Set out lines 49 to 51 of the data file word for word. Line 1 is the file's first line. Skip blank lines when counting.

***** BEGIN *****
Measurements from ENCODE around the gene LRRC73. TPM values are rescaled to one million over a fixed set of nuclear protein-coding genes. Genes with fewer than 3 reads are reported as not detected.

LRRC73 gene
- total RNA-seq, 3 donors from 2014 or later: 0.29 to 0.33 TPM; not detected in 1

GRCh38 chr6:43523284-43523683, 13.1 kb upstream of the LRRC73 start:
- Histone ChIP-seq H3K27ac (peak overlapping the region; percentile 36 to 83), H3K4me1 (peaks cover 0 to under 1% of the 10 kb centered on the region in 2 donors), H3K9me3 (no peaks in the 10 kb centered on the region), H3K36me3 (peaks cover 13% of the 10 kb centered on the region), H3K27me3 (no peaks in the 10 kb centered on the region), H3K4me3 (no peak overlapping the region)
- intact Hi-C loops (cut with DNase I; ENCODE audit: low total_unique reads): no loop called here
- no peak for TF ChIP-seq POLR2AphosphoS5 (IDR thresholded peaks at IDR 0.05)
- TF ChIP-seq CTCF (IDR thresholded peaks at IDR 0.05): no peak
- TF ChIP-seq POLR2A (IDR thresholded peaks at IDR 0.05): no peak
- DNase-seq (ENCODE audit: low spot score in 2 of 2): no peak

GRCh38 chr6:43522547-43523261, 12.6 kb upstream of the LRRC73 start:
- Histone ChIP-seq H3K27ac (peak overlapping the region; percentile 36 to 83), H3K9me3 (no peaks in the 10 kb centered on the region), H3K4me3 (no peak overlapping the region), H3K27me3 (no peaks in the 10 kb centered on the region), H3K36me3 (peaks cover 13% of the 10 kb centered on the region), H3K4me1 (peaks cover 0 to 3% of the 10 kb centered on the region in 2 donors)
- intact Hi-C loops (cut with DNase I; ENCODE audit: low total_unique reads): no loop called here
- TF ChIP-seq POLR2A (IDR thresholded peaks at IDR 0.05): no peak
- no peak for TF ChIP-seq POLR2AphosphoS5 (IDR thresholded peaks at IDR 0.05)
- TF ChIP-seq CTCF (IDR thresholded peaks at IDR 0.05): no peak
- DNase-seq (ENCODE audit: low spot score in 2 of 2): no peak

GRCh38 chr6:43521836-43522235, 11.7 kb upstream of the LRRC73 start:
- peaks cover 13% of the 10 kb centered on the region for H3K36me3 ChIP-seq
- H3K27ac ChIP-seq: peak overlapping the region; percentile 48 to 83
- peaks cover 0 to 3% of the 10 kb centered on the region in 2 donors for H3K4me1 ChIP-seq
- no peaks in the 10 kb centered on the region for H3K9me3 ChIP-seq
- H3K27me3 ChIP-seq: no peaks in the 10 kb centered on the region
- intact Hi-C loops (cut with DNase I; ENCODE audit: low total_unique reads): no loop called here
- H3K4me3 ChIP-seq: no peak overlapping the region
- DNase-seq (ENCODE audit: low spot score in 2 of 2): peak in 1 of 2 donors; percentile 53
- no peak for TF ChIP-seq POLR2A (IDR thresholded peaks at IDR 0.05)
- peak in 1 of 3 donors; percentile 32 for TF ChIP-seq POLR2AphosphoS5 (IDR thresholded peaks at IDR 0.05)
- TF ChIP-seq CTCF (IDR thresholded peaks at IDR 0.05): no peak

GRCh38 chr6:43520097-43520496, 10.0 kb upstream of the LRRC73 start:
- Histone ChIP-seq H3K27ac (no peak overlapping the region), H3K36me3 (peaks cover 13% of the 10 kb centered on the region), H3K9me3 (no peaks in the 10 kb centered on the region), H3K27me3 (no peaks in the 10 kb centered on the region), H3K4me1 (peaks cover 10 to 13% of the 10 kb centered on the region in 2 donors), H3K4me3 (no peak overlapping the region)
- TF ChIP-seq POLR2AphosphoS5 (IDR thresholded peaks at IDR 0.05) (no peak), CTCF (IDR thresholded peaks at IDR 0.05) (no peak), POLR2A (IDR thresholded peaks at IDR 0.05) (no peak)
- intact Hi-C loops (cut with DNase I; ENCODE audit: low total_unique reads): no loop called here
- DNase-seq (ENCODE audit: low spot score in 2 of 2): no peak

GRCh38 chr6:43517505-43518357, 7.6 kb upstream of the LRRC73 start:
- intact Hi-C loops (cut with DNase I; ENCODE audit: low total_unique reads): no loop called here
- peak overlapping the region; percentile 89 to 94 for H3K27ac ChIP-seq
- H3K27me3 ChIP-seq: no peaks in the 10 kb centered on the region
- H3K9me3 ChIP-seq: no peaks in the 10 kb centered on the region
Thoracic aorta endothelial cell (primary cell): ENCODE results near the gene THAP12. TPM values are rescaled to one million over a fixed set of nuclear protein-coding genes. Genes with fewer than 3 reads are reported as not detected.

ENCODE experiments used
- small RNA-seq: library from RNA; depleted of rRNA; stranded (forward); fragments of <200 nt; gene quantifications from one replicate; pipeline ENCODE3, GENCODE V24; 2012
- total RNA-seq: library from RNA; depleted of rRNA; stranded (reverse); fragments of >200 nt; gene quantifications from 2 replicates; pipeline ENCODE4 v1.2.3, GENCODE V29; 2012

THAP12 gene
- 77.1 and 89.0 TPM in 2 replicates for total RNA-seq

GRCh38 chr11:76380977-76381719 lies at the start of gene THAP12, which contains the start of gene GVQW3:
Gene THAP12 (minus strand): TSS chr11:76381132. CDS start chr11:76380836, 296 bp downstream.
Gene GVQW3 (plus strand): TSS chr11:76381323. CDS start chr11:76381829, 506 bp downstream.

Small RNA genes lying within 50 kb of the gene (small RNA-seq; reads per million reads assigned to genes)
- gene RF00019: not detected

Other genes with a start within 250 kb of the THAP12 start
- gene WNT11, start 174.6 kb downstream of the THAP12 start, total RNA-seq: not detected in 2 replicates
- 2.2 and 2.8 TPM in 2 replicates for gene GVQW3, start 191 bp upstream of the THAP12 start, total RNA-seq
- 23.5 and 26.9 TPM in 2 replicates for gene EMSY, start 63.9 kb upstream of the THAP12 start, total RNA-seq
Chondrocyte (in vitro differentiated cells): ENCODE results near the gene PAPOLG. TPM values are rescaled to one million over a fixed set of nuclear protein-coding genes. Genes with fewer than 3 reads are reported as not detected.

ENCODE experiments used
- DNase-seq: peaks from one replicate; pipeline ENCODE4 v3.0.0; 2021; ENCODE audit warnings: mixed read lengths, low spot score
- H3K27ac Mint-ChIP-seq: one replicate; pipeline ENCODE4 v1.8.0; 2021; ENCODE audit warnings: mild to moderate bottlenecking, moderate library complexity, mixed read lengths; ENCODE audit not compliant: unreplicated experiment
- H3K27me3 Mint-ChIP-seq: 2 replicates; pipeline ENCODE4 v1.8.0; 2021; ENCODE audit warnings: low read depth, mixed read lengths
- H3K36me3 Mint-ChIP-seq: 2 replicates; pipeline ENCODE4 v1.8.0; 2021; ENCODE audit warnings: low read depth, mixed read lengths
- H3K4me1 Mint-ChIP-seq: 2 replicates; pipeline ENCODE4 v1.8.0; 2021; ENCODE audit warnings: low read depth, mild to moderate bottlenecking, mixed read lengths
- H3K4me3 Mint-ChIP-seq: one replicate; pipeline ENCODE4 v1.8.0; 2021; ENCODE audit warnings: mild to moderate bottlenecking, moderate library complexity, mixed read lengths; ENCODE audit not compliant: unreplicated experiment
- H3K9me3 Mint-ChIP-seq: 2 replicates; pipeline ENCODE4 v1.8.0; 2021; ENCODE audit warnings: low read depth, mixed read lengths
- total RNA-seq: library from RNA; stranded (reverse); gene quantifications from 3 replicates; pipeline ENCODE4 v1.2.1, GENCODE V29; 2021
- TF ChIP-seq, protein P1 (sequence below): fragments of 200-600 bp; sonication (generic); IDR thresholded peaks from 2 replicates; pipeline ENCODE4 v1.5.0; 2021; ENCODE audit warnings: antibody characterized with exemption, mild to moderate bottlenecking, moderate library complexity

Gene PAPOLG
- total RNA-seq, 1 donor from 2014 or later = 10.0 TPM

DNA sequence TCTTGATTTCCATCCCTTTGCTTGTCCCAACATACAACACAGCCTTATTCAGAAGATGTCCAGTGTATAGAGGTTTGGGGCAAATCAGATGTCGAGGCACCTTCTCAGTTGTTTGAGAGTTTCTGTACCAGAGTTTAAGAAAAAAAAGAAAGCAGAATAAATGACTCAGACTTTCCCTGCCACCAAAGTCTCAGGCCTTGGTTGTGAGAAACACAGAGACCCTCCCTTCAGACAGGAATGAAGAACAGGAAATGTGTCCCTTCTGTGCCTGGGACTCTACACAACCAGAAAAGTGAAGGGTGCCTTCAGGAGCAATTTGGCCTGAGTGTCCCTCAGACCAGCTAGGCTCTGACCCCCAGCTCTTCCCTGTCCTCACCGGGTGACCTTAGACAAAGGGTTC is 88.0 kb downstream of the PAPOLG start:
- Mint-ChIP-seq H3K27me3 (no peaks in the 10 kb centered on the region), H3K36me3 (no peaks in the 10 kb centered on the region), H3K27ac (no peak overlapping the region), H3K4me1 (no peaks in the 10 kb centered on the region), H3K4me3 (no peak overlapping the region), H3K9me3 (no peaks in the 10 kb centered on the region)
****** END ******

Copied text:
Small RNA genes lying within 50 kb of the gene (small RNA-seq; reads per million reads assigned to genes)
- gene RF00019: not detected

Other genes with a start within 250 kb of the THAP12 start